Lou: I didn’t foresee a certain number of books when I started the series back in the mid nineties. But critical to me is setting. I want the details absolutely accurate. No arbutus tree growing in Wawa. No flower blooming before its time, like a pearly everlasting in April. No fox strolling Vancouver Island. Not to forget the weather! -35C has to be experienced to be understood. So when I moved from the Nickel Capital in Sudbury, Northern Ontario, in 2006, I took one last book with me, Memories are Murder (2007). The title seemed a fitting end to the series, or should I say hibernation. Belle, her dog Freya, and her father now live happily in a parallel universe where they can eat raspberries in summer and snowshoe in winter any time of the year.
Jill: I know you have a background in teaching post-secondary school. How close is the character Maddie Temple to you?
Lou: After finishing Northern Winters are Murder and Blackflies are Murder in the Belle Palmer series and finding no publisher, I turned to something different, a character closer to me in age, early fifties at the time, and in an academic setting, which I knew well, although Ontario colleges are not the ivory towers of universities. Perhaps to engage an American publisher, I used the Michigan Upper Peninsula, a former mining area with similarities to Sudbury. It was fun to create a little campus. I modeled the greens and a few buildings on Ohio State, where I received my BSc and MA in English. The toxic administrative grappling was perfect for a murder. When the stakes are low, the evil goes higher. My new German shepherd pup, Nikon, had a leading role. I can still see his little bum bouncing down stairs like a froggie. As for personality, Maddie may be a professor of Victorian Literature, but like Belle, she does not suffer fools gladly. She’s a tad more conservative and doesn’t have the wilderness adventures Belle enjoys.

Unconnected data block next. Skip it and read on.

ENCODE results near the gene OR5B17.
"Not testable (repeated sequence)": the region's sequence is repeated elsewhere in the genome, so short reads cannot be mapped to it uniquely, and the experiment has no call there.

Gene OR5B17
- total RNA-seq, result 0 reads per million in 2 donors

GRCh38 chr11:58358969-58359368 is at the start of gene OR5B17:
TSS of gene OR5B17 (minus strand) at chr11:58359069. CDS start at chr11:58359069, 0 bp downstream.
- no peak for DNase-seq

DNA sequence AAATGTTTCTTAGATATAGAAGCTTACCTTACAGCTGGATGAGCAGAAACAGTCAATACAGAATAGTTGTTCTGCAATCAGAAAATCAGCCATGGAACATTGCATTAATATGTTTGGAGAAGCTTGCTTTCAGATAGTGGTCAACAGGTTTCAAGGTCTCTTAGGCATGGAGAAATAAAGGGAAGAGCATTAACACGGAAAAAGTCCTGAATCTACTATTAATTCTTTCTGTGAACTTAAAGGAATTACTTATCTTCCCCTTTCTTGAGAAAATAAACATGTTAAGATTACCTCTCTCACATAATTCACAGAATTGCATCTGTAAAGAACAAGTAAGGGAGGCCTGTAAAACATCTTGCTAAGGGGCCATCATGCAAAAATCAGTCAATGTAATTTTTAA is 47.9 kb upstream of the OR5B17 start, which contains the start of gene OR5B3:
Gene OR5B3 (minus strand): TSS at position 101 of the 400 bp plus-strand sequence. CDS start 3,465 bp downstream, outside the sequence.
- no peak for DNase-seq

Jill: With the Holly Martin series, you (your characters, your plots, your settings) entered into official world of crime investigation, unlike the amateur or accidental sleuths you created in Maddie or Belle. What challenges do you face by now having a character who has to play by the rules and work within a system?
Lou: Like many amateur sleuth authors, I was wearying of the questions (usually by agents) like “How can you justify your sleuth’s involvement?” One of them wanted me to change the victim to the sister of the sleuth. I explained that the sleuth was already a reporter. Not only that, she came from Cleveland and was exploring Utah’s canyons in Man Corn Murders.
So I chose an RCMP sergeant in charge of a small detachment. Upon arriving on the island, I learned that Holly couldn’t be higher than a corporal and have only two other personnel. So she got an instant demotion. Not only that, she can’t play the role of an inspector and investigate murders….unless they seem to be accidents or they’ve been covered up for years. It’s challenging and leads to frustration, but an author never has it easy.